WeChat and Baidu — currently and formerly China’s biggest platform in terms of traffic — are both on Alibaba’s watch list. For example, one can neither search for the brand ZARA on Baidu and be linked directly to ZARA’s official store on Taobao, nor add a direct link to ZARA’s Taobao flagship store on a WeChat public account or group chat for users to click on.

Such actions ensure Alibaba’s high profits in targeted advertising, while small- and medium-sized merchants incur high costs to gain customers — this is a negative externality for China’s retail and business environment. Any monopolistic practices that are not conducive to the survival and growth of small- and medium-sized businesses are what the government will adjust or even clamp down on.

Privacy issues exacerbate the problem

Worse, due to privacy controls, merchants now face an increased cost for each advertisement transaction.

Before privacy controls, merchants had various ways to gain direct access to users gained through targeted advertising despite clampdowns by platforms, such as offering after-sales service or customer recommendations. Users who have the merchants’ mobile numbers and add them on WeChat become the latter's private clientele, allowing the merchants to move away from internet platforms — this is known as private domain traffic.

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WeChat app is seen on a smartphone in this illustration taken 13 July 2021. (Dado Ruvic/Reuters)

The downside of private domain traffic is that small- and medium-sized merchants often push commercial communications too frequently to clients, which can be annoying. Some of them even exchange or sell client contacts (especially mobile numbers) among themselves for greater benefits, which violates user privacy.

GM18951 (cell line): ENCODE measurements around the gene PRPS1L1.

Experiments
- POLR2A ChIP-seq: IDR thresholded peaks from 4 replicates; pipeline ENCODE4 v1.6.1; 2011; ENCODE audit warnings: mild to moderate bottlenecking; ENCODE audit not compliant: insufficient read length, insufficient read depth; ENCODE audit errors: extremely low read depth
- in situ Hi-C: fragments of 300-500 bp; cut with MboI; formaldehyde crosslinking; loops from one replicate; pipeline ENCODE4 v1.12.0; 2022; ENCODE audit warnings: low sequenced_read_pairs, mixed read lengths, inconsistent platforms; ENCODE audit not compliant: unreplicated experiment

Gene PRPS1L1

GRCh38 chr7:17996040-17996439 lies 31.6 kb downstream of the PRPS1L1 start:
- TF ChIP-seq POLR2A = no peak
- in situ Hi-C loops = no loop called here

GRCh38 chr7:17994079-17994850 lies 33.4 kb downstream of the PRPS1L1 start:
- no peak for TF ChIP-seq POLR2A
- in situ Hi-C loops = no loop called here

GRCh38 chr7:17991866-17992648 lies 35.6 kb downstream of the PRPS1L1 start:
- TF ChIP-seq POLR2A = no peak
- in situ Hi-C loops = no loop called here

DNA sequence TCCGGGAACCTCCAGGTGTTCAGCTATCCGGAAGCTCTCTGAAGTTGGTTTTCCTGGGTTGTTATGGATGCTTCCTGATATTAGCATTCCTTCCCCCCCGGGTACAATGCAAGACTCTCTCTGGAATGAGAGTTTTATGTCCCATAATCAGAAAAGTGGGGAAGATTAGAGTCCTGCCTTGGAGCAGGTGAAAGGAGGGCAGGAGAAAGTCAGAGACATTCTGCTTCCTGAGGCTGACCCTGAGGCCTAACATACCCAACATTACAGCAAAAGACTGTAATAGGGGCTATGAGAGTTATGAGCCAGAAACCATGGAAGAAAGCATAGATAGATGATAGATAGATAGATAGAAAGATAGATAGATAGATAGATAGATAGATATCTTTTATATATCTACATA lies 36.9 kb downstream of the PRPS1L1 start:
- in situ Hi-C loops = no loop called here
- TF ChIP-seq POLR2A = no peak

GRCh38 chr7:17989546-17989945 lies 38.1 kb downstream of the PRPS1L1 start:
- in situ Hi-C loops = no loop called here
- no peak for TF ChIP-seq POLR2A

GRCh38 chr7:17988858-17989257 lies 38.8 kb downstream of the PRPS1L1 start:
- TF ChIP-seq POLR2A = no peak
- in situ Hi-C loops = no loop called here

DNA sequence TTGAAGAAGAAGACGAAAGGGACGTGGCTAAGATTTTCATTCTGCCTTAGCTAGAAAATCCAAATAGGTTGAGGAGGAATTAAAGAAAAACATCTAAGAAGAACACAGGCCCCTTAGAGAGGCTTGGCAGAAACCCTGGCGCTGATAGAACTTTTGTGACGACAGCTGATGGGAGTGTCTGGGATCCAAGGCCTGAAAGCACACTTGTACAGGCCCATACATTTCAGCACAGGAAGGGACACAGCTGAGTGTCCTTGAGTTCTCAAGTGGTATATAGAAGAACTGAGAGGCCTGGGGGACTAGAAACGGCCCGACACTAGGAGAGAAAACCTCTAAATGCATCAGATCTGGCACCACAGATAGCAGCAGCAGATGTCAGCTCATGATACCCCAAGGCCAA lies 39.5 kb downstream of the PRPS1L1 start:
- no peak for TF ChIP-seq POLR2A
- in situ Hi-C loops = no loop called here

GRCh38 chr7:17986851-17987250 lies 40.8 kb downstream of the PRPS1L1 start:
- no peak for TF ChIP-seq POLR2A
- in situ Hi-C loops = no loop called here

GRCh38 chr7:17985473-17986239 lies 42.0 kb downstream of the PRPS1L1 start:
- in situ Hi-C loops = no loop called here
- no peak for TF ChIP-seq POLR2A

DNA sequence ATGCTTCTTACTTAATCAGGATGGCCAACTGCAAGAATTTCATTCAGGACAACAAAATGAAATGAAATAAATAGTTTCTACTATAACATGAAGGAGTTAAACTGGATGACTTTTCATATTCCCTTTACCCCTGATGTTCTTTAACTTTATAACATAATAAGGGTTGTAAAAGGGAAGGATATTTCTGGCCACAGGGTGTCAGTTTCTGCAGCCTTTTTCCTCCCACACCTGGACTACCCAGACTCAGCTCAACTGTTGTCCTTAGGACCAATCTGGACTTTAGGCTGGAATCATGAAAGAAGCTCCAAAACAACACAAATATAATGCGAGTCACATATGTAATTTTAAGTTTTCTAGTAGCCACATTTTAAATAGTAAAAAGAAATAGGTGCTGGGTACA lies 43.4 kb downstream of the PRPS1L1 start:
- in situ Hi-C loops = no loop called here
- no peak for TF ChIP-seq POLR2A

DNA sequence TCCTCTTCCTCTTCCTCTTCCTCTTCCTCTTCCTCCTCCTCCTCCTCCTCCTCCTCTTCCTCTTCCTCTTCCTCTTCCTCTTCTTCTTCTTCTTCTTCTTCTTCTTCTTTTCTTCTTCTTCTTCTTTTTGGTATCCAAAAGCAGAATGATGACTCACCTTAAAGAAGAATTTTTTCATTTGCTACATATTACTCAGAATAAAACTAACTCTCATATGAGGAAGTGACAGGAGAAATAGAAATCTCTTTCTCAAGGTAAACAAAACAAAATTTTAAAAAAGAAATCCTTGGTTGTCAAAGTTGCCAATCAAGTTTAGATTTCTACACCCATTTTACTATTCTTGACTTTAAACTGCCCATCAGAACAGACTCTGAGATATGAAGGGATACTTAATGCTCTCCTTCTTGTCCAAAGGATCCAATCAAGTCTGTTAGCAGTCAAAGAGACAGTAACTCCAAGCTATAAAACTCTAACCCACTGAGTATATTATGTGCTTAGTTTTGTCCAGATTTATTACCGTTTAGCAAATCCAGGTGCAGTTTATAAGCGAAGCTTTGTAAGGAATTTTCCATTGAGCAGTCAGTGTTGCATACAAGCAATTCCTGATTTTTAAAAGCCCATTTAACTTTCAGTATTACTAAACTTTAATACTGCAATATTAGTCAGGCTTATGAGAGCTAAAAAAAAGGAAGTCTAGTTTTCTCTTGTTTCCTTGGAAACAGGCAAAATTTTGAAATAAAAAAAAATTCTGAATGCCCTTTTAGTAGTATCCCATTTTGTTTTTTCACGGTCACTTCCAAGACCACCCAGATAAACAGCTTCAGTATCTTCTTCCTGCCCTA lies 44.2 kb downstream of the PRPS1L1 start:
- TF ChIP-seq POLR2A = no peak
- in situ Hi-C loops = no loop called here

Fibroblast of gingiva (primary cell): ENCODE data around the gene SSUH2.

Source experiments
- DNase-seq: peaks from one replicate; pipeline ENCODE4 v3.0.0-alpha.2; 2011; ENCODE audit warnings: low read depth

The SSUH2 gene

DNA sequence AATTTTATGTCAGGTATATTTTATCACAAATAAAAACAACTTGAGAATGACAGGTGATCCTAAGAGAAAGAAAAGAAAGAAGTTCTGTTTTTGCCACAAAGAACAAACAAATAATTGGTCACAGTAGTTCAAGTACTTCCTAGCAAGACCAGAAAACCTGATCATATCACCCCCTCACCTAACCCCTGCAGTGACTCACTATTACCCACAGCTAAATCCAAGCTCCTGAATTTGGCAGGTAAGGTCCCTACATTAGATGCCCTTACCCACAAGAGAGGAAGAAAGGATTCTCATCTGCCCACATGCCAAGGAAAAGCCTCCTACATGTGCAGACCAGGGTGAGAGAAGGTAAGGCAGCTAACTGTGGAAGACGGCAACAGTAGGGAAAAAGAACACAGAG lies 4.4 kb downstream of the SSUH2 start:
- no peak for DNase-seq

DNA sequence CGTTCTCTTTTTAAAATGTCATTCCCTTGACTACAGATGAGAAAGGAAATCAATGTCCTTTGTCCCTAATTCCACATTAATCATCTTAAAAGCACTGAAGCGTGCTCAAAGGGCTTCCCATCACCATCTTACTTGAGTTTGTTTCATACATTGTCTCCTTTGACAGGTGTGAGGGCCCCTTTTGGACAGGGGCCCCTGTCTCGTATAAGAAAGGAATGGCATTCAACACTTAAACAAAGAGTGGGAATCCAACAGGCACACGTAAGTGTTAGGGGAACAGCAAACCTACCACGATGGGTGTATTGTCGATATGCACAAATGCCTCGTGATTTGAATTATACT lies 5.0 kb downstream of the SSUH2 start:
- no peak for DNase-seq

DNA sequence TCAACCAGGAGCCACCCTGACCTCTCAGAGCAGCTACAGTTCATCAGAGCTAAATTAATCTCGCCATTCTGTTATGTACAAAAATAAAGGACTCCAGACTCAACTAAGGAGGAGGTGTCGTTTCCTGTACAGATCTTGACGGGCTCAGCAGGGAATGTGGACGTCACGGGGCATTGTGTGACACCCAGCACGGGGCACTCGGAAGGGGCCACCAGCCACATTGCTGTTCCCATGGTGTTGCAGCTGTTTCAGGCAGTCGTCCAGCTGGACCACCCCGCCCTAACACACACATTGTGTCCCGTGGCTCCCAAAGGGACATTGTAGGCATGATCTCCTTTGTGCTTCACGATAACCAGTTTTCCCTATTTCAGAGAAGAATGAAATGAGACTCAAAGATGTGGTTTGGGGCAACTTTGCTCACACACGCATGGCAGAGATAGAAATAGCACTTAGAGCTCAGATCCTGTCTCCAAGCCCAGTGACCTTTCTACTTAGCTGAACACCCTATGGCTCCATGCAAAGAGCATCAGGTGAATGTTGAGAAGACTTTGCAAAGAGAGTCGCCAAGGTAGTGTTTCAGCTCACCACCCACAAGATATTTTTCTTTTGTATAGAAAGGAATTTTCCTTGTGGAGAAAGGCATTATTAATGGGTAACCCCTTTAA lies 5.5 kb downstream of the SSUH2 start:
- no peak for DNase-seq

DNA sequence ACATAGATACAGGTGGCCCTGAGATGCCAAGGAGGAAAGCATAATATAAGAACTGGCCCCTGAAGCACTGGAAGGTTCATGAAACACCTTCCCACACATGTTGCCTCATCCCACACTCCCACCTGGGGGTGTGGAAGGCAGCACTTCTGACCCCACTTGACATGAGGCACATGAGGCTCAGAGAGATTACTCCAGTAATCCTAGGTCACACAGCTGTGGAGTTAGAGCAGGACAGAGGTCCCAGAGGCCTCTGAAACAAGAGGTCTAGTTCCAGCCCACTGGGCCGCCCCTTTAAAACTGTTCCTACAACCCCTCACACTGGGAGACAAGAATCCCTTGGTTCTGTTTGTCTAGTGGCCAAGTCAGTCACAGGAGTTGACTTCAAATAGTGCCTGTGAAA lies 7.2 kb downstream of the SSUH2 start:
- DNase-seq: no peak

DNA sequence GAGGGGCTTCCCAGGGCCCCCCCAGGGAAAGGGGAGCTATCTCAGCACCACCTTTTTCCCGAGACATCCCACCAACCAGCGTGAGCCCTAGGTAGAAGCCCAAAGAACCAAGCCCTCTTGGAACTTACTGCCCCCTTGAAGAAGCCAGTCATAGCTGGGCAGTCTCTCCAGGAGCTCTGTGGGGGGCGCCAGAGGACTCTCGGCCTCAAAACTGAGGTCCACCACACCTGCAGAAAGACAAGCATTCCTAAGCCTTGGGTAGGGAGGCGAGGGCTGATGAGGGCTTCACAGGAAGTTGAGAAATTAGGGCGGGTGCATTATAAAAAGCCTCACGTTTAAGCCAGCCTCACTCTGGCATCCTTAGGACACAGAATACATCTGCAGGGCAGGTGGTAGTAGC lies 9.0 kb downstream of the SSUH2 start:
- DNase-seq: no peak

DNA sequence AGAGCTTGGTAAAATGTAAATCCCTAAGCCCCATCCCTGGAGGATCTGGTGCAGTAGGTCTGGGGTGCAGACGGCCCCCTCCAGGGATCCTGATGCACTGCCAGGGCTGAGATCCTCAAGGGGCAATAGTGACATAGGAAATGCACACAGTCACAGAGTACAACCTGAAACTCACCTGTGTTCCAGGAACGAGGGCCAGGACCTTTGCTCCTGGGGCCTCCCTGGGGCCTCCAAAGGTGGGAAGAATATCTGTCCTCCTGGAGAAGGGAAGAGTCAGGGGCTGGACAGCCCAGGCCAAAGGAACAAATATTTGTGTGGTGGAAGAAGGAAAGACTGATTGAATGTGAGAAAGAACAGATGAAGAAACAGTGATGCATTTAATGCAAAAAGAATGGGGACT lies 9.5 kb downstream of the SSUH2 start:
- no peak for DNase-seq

With increasingly strict protection of user privacy, such a model will definitely be reined in. This is good for users, but would indirectly drive up merchants’ user acquisition cost.

Under the previous model, after a merchant has acquired a user, before the user gets irritated by the merchant’s ads, they will remain in the merchant’s private domain traffic for a period of time, during which the merchant can directly push product information for free to the user to stimulate sales, lowering user acquisition cost.

Privacy protection regulation will force merchants to be more dependent on paid target advertising to gain users, which ultimately is no good for the survival of small- and medium-sized businesses.

Recently, Alibaba and Tencent met with no regulatory agencies present to start discussions on opening up to each other, indirectly proving this trend.

The only solution is to bring in more — and more flexible — advertising methods, and expand advertising supply to bring down advertising costs through competition between more market suppliers.

Once high-traffic players like Tencent and Baidu become a source of advertising for e-merchants, platforms like Tencent and ByteDance, which generate sales for merchants from traffic, will benefit. But this will spell bad news for platforms like Alibaba and Meituan, which pocket cash from traffic.

Recently, Alibaba and Tencent met with no regulatory agencies present to start discussions on opening up to each other, indirectly proving this trend.